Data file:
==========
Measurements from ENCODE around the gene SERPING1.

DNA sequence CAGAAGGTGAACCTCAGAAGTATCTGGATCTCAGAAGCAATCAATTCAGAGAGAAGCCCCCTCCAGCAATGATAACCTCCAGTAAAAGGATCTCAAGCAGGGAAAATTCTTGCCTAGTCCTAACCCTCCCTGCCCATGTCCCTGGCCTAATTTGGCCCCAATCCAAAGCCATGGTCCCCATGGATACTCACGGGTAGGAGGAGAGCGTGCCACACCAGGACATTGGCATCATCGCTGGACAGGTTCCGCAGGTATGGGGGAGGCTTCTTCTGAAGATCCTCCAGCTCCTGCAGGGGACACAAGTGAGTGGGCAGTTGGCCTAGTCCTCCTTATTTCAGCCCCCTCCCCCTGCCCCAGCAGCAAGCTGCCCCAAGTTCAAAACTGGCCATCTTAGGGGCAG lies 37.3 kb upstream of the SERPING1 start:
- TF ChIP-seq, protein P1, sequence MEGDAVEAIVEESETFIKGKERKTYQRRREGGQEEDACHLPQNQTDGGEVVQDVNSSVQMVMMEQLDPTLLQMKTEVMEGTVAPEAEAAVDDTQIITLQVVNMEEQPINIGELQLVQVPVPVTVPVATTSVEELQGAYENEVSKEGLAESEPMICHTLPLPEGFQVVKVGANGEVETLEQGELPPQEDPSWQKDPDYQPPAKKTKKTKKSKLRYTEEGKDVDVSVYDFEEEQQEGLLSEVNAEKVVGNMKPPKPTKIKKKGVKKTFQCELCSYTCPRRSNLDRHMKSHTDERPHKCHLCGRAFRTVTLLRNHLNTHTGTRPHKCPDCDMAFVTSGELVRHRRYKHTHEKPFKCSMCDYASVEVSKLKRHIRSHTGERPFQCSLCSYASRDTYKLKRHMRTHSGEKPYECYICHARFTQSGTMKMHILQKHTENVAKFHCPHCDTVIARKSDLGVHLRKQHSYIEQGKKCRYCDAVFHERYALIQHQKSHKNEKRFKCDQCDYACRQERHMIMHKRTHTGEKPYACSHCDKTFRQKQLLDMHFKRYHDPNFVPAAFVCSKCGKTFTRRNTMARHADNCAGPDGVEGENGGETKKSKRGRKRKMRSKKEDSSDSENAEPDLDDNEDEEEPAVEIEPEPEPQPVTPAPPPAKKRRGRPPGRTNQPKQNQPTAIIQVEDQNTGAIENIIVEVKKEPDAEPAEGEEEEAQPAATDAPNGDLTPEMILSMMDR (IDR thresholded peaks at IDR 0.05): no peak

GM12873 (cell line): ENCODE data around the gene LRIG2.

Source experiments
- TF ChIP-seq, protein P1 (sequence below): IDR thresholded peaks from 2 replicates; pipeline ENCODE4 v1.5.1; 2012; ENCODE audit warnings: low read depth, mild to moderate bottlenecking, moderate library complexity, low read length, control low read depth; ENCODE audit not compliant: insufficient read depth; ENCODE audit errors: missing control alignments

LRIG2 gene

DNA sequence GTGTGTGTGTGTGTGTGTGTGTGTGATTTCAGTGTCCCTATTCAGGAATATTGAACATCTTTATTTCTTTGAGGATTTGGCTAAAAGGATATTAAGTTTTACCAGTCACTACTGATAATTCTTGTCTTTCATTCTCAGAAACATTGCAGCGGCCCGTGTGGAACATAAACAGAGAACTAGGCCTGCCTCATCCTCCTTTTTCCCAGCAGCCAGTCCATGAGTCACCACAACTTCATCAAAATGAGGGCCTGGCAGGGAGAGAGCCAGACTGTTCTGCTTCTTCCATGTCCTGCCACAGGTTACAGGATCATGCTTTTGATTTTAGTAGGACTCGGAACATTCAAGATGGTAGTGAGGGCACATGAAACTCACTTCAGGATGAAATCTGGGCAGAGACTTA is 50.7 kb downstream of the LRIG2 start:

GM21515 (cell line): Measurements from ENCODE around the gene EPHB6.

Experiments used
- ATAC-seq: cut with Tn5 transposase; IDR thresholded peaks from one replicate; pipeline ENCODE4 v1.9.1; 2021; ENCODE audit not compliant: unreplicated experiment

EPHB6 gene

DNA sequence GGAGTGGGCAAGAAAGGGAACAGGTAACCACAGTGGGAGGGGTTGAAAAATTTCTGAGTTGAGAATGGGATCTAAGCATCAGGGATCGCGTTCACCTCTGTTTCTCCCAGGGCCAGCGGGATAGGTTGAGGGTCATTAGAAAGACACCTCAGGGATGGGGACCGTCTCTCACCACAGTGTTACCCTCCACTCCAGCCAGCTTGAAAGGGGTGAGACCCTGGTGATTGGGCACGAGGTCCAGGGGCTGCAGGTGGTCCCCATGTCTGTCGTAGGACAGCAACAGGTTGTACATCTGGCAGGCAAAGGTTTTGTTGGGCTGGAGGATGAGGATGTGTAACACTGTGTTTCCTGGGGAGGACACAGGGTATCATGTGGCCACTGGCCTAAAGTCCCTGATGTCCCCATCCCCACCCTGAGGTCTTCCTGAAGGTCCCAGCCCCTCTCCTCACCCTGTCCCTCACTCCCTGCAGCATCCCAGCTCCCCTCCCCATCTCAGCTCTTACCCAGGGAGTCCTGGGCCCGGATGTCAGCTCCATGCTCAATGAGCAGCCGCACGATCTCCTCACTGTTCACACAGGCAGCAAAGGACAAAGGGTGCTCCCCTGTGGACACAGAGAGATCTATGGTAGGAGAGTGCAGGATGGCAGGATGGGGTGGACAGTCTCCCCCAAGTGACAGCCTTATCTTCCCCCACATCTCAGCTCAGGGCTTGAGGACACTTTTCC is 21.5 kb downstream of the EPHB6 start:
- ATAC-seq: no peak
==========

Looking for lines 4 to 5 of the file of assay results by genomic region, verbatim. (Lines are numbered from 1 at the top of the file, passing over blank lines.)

GM12873 (cell line): ENCODE data around the gene LRIG2.

Source experiments